The only blokes that I seem to have any contact with were bikies. I don’t want to mention their names but there’s a big gang that I ended up getting to know because these guys were more or less the same as me because they’re rejected as well. That rejection part of it comes into it when you’re rejected by society so you come together you know and nearby, you’re all you’re rejected. So I felt at home with them. You know, we had guns and all that, we’d go around terrorising everyone at night, I was right at home. We’d go up the Cross, terrorise everyone up there, about 60 of us.
And I went back to Newcastle where Mum and them eventually came, a lot of my people come from Newcastle assignments. And I ended up mixing up there with the wrong crowd. I had me own drug little scheme running there, I used to sell a lot of drugs and get into fights. I had me own gang, a lot of them sort of, they all came around me, a lot of the young boys in them days, I’m talking about when we had the riots and all that in Harbour Street, Newcastle. I had me own gang, I spent time in jail, I knew how to king hit. I learnt how to king hit when I was in jail and once you learn how to king hit it never leaves you, so that’s why I used to win all my fights because I used to king hit. Bang, it would be over in the first hit. That way I grabbed a gathering of people around me, young guys and all that, all the leather jackets and stuff like that.
Most of them carried guns and everything else. We ended up joining up with the underworld in Newcastle. I did something wrong with them guys and they ended up turned around and put two contracts out on my life. Because my cousin who did 25 years jail, he went to see them and got it put off me because they seemed to take notice of him because he’s done ten murders himself you see.
And that’s the kind of group of people that I started to affiliate with because I had a lot of hate against my own, my own people. Because I blamed them for sending me away and not coming to get me and see me and that and therefore that rejection stuck with me. I hated my Mum and I blamed her, I blamed all the black fellas for not coming to help me, for putting me away. As a kid growing up I wasn’t thinking about the pain and the heartache that would have happened to Mum because my wife’s a counsellor and she counselled Mum at one stage and a counsellor seems to get things out of you that you keep hidden inside you know? And she got it out of Mum and Mum told her that when us four kids were taken from her it was like a knife driven through her heart and she couldn’t stand to watch so she turned around and went inside.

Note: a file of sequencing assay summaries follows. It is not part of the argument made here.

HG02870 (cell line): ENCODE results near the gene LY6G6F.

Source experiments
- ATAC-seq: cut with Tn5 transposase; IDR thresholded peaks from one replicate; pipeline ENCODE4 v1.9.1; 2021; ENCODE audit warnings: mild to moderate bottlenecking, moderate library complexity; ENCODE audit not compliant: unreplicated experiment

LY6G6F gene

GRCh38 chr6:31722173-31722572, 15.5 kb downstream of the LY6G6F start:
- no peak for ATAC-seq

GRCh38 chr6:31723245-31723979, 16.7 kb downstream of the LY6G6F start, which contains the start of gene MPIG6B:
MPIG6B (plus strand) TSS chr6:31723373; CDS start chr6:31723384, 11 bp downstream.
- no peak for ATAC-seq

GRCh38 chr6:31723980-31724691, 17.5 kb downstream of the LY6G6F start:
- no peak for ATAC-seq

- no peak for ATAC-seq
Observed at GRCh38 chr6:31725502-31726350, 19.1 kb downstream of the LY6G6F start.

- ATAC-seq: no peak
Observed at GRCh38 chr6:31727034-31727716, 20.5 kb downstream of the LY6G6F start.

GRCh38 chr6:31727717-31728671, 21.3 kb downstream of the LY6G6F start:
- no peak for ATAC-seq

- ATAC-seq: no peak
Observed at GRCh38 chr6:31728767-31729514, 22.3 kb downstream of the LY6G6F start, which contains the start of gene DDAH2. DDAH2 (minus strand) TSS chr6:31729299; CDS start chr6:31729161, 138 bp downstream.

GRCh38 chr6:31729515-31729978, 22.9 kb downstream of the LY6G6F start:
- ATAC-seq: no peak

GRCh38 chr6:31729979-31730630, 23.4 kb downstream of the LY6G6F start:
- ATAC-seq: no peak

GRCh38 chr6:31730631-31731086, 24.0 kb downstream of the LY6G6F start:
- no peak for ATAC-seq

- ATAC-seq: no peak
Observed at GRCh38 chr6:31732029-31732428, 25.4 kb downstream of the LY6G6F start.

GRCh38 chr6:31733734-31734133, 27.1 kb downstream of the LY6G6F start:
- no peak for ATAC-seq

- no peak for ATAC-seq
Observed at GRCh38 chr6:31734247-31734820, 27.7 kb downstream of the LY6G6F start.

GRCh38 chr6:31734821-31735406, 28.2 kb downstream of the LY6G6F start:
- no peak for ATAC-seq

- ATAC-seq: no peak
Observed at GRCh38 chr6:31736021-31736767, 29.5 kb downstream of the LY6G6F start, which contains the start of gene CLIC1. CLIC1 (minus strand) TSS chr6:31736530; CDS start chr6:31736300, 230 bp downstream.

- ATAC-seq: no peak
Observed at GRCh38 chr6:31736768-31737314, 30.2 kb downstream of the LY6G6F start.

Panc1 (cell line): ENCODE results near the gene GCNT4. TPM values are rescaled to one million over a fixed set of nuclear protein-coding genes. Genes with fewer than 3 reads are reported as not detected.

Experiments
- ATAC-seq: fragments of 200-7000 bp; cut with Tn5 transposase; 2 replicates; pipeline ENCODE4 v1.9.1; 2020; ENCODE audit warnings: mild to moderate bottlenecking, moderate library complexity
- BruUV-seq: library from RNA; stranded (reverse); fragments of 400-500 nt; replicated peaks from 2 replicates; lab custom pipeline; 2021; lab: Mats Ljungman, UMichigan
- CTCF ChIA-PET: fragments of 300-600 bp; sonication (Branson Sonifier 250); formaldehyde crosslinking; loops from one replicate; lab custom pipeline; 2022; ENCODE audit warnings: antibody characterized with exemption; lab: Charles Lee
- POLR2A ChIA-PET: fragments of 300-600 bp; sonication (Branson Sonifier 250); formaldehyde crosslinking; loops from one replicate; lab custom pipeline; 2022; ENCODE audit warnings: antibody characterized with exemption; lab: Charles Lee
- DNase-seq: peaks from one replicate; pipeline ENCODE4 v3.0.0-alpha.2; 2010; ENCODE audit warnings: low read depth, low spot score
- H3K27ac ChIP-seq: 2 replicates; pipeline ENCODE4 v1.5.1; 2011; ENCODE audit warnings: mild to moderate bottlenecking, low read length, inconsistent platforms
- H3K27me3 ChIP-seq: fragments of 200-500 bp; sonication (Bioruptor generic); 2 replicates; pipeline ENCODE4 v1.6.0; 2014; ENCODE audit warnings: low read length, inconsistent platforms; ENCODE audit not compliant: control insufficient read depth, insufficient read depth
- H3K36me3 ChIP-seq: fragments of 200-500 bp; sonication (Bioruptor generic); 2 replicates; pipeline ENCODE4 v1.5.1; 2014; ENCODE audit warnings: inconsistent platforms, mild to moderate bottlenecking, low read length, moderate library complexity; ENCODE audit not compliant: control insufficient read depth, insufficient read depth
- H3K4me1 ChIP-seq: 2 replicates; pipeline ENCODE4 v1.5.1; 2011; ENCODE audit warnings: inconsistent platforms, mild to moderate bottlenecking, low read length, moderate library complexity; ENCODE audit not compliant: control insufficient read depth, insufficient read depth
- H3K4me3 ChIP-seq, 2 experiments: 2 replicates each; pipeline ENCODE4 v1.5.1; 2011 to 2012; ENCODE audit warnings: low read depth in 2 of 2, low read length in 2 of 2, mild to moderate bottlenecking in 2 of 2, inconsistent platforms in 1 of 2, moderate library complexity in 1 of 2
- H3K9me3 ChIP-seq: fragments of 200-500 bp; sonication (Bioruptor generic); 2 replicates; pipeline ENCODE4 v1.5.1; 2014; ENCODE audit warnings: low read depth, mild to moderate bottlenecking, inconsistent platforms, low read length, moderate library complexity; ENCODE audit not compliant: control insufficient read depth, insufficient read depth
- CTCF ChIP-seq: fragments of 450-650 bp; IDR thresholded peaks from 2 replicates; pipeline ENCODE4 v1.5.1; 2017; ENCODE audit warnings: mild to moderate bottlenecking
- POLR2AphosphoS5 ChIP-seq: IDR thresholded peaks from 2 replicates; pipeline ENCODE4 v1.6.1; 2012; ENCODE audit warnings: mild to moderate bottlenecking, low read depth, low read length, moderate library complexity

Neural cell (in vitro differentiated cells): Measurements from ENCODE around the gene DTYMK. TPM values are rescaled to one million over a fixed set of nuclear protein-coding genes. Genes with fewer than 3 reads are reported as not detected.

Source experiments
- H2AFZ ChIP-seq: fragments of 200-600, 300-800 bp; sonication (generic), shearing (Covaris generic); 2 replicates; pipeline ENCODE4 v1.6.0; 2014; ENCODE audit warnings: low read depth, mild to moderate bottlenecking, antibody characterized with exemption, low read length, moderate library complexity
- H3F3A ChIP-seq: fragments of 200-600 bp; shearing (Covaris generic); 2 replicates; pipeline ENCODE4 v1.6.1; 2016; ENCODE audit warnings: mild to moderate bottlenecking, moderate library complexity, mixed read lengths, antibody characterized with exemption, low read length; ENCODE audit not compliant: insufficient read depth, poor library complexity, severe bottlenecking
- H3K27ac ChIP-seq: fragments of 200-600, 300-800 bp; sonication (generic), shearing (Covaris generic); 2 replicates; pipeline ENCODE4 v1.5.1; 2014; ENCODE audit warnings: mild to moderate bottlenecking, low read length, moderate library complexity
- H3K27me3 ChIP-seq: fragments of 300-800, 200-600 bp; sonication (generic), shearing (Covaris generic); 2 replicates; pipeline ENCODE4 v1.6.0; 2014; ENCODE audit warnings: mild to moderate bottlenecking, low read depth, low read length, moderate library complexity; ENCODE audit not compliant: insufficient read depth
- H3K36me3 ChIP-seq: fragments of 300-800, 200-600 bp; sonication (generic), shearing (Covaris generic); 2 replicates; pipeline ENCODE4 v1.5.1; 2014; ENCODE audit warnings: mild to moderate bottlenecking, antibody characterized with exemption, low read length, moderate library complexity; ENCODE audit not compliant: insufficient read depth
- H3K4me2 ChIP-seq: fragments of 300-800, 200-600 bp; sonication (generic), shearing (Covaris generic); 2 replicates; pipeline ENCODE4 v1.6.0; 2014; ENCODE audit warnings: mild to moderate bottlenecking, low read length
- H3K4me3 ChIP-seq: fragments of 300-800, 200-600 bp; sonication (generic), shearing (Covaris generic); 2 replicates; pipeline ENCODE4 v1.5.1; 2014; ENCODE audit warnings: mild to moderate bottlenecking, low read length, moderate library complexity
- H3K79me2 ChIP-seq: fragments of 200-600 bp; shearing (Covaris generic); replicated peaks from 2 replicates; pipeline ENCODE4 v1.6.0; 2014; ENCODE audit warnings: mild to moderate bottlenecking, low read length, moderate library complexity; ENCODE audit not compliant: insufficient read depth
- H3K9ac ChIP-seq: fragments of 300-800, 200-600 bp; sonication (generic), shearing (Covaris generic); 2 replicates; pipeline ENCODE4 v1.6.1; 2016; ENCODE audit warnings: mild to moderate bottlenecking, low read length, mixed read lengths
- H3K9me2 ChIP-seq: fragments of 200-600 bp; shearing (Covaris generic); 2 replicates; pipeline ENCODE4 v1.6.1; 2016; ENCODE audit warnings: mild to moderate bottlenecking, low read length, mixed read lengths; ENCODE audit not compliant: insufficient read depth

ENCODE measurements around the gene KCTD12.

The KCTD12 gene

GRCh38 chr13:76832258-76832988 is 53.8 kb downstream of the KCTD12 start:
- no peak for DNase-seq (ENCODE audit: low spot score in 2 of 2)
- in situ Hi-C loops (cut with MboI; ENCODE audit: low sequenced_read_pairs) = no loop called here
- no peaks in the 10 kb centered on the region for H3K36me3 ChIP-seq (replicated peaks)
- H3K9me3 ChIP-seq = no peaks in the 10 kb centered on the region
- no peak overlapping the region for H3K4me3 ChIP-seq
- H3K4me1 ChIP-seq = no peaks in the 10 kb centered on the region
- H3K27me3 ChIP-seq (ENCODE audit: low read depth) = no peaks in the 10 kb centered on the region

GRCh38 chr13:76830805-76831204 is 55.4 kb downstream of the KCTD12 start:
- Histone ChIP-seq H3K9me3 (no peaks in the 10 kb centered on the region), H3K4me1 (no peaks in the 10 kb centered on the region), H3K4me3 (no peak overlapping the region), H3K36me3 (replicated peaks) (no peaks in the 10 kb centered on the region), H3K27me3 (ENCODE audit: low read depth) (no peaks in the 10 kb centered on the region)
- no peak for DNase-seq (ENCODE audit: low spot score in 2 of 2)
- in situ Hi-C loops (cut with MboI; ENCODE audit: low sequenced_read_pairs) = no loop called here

This is what the government thinks, that they were doing the right thing at the time and that … praise them all, good on ‘em … but it wasn’t the right thing.
[Why Were We Taken?]
Well, the government thinks that we were taken because we were neglected. That’s what they say in my report. I’ve read my report right through and it’s all lies of course. Because I was taken care of by my family, by my Mum, by my Dad and we … I had the best life in all my life until I was taken away. And when I was taken away my life had never turned bad and rotten until then and that’s why I ended up joining up with bikies and being with the underworld with the wrong crowd and things like that. It never, ever, would never have happened if I would have stayed at my, with my family.
I was so hurt and broken, I had so much aggression. I mean I’ve had contracts lifted off my life and I’ve been so violent myself. I’ve had five relationships with women. The first wife that I had I used to give her two black eyes. The second wife I knocked her teeth out. My third wife I broke her leg, just crushed it with my hands because I was very strong in the hands. I used to win the hand wrestle a lot. But I had so much hurt inside of my heart that I was just so, so bad that that’s why these women left me know you.
As soon as I got converted to Christianity and I asked Christ to come into my heart I wrote them letters and apologised to them. When my conversion comes into focus that’s how I turned around and forgave the black man and forgave the white man and got on with my life and God is starting to heal me now because I turned around and forgave. I would never have asked for forgiveness if Christ, Jesus hadn’t come into my heart … if you put scalding, hot water on a child you’re going to scar them for life, you see. And that’s what happened when we were taken away as kids, we were scarred for life by being ripped away from our parents and our loved ones. We were scarred for life and there’s no way we can get anything out of that, you see. I mean God can heal us of course, you know, from the deep hurts and the pain that’s inside.
You know, I felt so bad against people, I told you I didn’t trust anybody because I didn’t know anybody who could turn around and could show us any love like a Mother’s love or a Father’s love, you know, we missed out on all that. We weren’t allowed to speak of any Aboriginal culture, language because I didn’t know it because I was taken away at an early age. And so I really lost just about everything. You know, I lost my family, I lost everything.